A Beautiful Soul

This is about a book about a beautiful lady. Beautiful pictures of a beautiful woman. Decades ago, when I was still in college, I happened to turn the channel and watched a young lady with so much poise, so much charm glide so elegantly across the small screen. The lady was Audrey Hepburn. The movie was Roman Holiday. They say that your love for something starts with something small. I think that in that day, in my small room with that small tv set, my love for movies was born. I feel lucky that the movie that first piqued my interest is a classic that today remains, for me, one of my favorite movies of all time. Who couldn’t love that luminous actress with those soulful eyes? Who could not love Audrey Hepburn? And heck, Gregory Peck wasn’t bad either. And Eddie Albert, in a fantastic supporting role. And who can forget Rome, after watching the princess and the newspaperman speed through its streets in that Vespa scooter. It’s strange to remember that what made them happy was doing ordinary things together. Just enjoying what life has to offer.

And one of the joys that life has to offer, at least to me, is reading books. The pandemic has given me a chance to go through my library and get rid of books, Kondo style, that have never given me pleasure. Perhaps if I actually read them, but no. I thought I would trim the fat, so to speak, but I bought “Always Audrey” and I was hooked. Yes, I sold a lot of my unread books, but I ended up buying a lot more books. Mostly books on photographers and their photographs. Some books on how to become a better photographer. Though in truth, I really cherish looking through the pictures in the books I purchased. Discovering new places, new people, new things. Learning about life through the eyes of others.

All these wonders unfolded because like the movie she starred in, Audrey Hepburn got me hooked. “Always Audrey” is a fantastic book. It’s a book about a beautiful woman. It’s a book about six photographers who were extremely gifted in what they did. And how the same person can be so different when seen through a different person’s eyes. Truly a magnificent book to own.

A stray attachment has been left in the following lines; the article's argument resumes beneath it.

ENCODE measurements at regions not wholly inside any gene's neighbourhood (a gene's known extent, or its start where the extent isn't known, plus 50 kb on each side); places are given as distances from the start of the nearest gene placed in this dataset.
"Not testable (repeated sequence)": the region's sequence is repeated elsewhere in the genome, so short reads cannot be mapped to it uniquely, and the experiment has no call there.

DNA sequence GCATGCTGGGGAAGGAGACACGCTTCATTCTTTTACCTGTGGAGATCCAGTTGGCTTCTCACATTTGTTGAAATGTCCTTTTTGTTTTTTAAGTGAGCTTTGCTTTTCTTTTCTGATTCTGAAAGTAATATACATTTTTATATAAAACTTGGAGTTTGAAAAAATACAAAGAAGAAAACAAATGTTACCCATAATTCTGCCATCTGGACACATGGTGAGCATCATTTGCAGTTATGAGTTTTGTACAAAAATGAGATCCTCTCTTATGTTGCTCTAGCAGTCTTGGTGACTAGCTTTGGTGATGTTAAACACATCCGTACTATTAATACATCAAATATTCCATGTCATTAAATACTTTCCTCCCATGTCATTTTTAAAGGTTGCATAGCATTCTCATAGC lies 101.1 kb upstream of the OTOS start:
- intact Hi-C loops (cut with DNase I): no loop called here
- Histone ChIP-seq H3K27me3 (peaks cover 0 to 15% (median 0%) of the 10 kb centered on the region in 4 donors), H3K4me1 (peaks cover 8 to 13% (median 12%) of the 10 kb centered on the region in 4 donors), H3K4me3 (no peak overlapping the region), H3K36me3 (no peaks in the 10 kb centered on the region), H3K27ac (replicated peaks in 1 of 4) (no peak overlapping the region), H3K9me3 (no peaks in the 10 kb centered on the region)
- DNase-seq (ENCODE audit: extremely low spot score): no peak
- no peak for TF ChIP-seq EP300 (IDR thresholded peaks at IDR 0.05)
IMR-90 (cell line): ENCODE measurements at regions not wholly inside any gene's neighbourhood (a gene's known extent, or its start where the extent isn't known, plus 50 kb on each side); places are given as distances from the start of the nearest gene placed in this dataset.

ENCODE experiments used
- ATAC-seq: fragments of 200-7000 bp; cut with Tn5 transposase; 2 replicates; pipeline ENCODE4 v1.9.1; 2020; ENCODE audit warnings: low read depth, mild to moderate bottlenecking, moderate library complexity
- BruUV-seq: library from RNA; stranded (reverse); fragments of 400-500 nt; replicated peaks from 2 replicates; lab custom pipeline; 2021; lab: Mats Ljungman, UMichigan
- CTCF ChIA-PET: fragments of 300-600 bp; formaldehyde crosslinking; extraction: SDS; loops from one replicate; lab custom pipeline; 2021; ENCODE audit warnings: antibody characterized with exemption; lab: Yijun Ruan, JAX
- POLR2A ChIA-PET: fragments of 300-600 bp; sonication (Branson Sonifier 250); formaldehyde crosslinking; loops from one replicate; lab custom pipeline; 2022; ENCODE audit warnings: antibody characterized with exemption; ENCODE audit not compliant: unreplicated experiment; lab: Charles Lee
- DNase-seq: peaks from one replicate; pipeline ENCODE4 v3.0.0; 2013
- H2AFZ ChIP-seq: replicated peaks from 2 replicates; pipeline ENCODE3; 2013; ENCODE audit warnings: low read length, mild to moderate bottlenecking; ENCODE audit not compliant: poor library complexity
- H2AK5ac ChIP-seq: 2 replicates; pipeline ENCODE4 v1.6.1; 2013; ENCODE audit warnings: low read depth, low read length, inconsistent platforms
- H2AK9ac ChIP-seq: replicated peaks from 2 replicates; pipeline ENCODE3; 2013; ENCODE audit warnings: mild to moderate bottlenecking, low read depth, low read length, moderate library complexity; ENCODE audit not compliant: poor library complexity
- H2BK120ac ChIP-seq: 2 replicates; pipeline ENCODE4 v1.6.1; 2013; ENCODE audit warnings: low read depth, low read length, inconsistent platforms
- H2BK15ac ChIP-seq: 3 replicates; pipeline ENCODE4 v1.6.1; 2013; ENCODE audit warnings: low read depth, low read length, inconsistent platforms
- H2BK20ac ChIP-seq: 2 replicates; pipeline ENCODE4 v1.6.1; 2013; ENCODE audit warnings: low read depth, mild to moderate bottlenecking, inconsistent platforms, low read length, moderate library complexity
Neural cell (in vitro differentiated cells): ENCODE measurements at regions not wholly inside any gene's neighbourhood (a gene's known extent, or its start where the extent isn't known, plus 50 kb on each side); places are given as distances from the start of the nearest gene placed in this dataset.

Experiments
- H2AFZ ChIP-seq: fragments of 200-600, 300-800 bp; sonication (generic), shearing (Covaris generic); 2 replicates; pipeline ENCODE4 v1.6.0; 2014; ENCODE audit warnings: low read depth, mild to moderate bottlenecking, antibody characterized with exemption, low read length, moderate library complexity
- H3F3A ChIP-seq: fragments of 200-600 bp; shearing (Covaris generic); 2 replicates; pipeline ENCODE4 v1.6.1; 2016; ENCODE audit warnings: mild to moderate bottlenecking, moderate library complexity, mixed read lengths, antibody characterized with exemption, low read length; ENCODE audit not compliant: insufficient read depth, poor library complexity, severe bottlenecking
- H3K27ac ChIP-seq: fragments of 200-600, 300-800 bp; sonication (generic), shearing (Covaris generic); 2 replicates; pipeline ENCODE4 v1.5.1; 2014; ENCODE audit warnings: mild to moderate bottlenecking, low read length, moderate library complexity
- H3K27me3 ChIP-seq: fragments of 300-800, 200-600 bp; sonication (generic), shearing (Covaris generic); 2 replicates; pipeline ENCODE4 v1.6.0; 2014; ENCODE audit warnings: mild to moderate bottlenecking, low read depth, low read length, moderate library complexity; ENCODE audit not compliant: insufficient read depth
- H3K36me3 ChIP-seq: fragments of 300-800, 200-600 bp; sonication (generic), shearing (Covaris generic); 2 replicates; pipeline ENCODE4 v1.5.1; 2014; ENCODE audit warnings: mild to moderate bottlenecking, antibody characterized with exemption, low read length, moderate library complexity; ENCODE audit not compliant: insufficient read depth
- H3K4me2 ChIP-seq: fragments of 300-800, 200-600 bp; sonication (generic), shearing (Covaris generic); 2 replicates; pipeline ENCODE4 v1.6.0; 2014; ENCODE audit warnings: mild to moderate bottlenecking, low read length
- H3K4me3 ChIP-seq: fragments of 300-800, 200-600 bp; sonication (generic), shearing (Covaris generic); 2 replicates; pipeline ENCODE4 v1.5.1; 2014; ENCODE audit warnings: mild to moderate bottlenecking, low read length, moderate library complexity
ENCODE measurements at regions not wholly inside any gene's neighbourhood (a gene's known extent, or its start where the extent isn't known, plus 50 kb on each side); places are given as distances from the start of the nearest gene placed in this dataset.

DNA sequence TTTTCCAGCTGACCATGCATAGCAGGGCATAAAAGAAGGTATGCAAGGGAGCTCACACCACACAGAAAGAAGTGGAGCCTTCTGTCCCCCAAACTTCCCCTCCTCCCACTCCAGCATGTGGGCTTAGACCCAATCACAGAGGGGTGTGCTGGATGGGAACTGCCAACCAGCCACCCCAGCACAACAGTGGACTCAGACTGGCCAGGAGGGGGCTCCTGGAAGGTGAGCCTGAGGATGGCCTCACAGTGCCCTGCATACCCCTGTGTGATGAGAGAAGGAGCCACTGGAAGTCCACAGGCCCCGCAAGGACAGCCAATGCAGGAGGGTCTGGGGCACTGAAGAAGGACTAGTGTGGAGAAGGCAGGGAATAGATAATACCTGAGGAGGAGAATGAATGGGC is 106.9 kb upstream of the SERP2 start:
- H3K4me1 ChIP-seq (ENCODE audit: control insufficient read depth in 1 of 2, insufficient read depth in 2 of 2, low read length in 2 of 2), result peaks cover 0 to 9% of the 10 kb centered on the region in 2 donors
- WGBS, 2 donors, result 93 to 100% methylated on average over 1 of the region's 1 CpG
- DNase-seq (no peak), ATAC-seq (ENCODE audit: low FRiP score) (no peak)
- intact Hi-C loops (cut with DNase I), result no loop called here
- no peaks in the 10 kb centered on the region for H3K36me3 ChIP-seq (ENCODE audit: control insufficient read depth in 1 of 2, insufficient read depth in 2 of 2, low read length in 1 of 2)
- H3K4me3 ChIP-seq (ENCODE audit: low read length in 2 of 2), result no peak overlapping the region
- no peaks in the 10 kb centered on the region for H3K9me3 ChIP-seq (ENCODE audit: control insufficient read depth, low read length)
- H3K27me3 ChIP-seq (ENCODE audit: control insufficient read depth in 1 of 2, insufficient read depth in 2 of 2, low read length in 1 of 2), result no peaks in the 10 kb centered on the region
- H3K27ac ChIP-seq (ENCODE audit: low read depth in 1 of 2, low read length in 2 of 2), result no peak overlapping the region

Sometimes, I wish that fashion photography would just be simply showing something beautiful as beautifully as you can. There are many photographers who have done that and though they’ve all done the same thing, they did it differently. There is artistry in simplicity.

I watched the Audrey Hepburn documentary on Amazon Prime. And it struck me how beautiful those eyes were. And how those eyes were windows to something even more beautiful. A beautiful soul.

A few years after graduating from college, I saw Audrey Hepburn being interviewed after returning from Somalia, on a mission for UNICEF. I didn’t pay much attention to it. She had gotten older and now she had time for her causes. I realize now how callous that view was. She was older and she had time to do anything she wanted. And what she wanted to do was go around the world, to give voice to those that didn’t have a voice. To bring attention to the famine, to the hunger, to the suffering of the people of Somalia. A great human tragedy. And the world was largely ignoring it. And there was Miss Hepburn. Showing the world that we can be better. We don’t have to watch the suffering. That we can all try to make this world better.

And the words she said ring so true to me. “I don’t believe in collective guilt. I believe in collective responsibility.”

Truly, those eyes were windows to a beautiful soul.

Joy

Make someone happy.  Happiness is the meaning and purpose of life.  In our day to day lives, we are bombarded with messages, overt and subliminal, about the importance of being happy.  Live your life to maximize your happy moments.  Sounds great, doesn’t it?  And yet.

In the height of happiness, everything seems possible.  The world is at your feet.  The view can be intoxicating – everything around you is orbiting a central sun.  The central sun that is you.  And yet.

Moments of happiness never last.  They are not illusory, but they are transitory.  A lifetime lived pursuing happiness is a life lived in selfishness, self centeredness.  A life that puts one’s self in the center of everything is a life that means nothing.  A life that constantly searches for affirmation, for the next big conquest, the next big raise, the next mountain to climb – is that really a life worth living?  A life where the self is the centerpiece of existence will experience moments of happiness.  And it will experience moments of sorrow.  Moments of pain.  Moments of great accomplishments mesh with moments of great disappointments.  A life that centers on the self and the self alone leaves the soul barren.  And the heart empty.